By Sarah Pinkerton | Staff Writer
On Friday, 10 panelists from universities around the world will be given three minutes to present an item found in one of Baylor’s five special libraries.
This virtual event is called “Pictures, Portraits and Snapshots: Glimpses Into Baylor’s Special Libraries” and will be free and available to the public at 3:00 p.m.
There will be 10 panelists from universities including Collin College, Mercer University, University of Exeter & Bristol, Masaryk University and Baylor as well as one panelist from the Umlauf Sculpture Garden & Museum in Austin.
Each of the presenters has spent time researching in one of five special libraries on campus. These include the Armstrong Browning Library, the Institute for Oral History, the Keston Center for Religion, Politics and Society, The Texas Collection and the W.R. Poage Legislative Library.
Kathy Hillman, director of Baptist Collections and Library Advancement & director of the Keston Center, said that each library has selected two individuals who will present one item from the library during a three-minute session, which will then be followed by a group Q&A session.
“I’ve seen all the videos, and they are really exciting,” she said. “As it has turned out, we almost have some themes, which we didn’t really plan, but it has beautifully fit together, and so that has been a wonderful surprise and excitement for us because we’re not limited by geography.”
She said the virtual format has allowed the university to host a greater variety of individuals than are typically available.
“We have presenters from the farthest west in California to the farthest east in Prague, in the Czech Republic,” she said. “So we’re going across the world for our presenters.”
Each presenter had to choose one item that is already in Baylor’s collection.
“Something that they ran across or discovered — we like to say a treasure — they discovered when they were on campus doing their research,” Hillman said. “So they’ve all come to campus, they’ve all done research in our various collections and so they picked something that had really stood out to them and their research.”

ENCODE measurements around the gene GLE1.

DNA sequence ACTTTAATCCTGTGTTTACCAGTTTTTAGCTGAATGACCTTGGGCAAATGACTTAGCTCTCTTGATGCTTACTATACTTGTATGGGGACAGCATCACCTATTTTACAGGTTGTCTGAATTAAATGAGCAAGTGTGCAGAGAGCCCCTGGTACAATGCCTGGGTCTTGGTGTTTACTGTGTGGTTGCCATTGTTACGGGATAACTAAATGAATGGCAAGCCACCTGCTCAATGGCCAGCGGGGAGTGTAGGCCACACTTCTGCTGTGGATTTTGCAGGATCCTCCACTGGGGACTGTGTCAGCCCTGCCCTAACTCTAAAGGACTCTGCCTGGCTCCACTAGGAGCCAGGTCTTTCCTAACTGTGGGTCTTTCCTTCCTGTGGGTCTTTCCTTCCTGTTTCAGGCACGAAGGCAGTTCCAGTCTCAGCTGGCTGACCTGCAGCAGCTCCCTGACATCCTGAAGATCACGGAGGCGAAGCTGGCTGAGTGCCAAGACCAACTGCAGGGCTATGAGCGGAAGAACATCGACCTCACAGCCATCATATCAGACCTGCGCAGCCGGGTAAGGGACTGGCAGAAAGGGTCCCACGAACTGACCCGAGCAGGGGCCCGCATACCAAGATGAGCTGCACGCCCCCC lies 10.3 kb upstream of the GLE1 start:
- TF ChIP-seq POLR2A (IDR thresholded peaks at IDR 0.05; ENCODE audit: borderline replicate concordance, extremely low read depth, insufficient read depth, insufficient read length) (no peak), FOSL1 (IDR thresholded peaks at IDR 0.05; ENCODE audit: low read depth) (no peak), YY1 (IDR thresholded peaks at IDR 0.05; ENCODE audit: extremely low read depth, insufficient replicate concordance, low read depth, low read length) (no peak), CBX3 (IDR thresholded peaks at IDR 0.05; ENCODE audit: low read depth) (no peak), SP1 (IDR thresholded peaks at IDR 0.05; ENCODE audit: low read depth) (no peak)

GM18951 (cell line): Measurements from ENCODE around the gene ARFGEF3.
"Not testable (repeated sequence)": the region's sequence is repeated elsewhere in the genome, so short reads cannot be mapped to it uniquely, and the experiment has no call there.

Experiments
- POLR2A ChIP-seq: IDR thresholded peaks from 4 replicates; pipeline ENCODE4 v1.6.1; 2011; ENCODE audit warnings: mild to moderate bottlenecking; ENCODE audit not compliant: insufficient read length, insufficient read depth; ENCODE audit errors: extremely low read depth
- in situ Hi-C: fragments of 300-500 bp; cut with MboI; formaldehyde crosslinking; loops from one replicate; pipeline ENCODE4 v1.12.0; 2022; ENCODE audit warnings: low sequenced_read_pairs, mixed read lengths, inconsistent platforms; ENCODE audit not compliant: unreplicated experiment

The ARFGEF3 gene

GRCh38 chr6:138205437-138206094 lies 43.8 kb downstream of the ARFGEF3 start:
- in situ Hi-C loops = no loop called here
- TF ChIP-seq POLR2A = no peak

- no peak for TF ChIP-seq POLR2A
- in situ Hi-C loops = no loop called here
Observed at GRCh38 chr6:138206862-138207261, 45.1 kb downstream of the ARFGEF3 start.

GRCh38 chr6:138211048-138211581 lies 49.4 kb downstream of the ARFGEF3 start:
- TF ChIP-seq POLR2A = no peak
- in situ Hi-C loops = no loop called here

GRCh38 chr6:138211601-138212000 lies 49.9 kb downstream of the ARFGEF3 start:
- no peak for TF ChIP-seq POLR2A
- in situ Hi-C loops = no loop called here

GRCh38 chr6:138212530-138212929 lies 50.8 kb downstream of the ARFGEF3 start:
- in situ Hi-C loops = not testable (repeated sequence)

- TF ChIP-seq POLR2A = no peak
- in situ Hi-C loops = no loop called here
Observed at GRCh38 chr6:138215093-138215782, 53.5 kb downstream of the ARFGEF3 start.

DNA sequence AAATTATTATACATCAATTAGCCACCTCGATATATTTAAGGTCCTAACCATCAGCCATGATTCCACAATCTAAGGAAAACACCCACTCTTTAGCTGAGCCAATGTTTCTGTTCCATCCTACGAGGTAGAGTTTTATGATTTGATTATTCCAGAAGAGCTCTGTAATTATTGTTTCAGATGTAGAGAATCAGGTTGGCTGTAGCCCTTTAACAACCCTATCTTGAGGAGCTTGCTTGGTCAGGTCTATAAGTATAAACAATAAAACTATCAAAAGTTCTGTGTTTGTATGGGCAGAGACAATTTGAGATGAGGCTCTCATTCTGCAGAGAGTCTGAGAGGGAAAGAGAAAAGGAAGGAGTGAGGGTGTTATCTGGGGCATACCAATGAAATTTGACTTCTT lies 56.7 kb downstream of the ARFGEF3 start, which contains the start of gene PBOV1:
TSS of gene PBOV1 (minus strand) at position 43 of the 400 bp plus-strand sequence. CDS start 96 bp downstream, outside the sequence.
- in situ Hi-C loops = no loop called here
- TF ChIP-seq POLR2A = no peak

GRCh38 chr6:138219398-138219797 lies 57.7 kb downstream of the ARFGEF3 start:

Among the items presented are a lock of Elizabeth Barrett Browning’s hair, constituent letters to Congressman Sam B. Hall, bound documents of the Christian Committee for the Defense of Believer’s Rights in the USSR and sheet music from Jules Bledsoe.
Dr. Betsy Brody of Collin College, just north of Dallas, is another one of the presenters on Friday’s panel.
She received the Charlton Oral History Research Grant from Baylor’s Institute for Oral History in 2018. With that, she proposed to interview individuals who were refugees from Vietnam during the 1970s and 1980s in North Texas.
She will be presenting a portrait of Connie Pham holding her drafting notebook. Pham is a refugee that Brody has interviewed.
“We had each of the people that I interviewed come to Byrd [Williams IV]’s studio in Denton, and we asked them to bring one object that was important to their journey, and Connie brought a notebook that she had received while she was at a refugee camp in Malaysia,” Brody said.
While the notebook is still in Pham’s possession and the photograph is archived at the University of North Texas, all of Brody’s transcripts and interviews are archived at Baylor.
Dr. Cheri Larsen Hoeckley from Westmont College in Montecito, Calif., will be presenting a passport issued to Robert Browning by the Austrian Embassy in London in 1856.
She said that she holds a fellowship at Armstrong Browning Library and Museum and studies Elizabeth Barrett Browning as well as the travel of Victorian women.
“It’s not just a 19th century relic. It raises some questions and connects with the way we talk about people moving around today or not moving around today,” Larsen Hoeckley said.
She said that the Armstrong Browning Library has a reputation among Victorian historians as being “somewhere you want to get to, if you can.”
Hillman said that she hopes attendees realize how vast the array of primary sources that are available on Baylor’s campus.
“Anyone who is doing research in those collections and in those libraries can really run across treasures in them,” Hillman said. “Some of which probably haven’t seen the light of day in a long time.”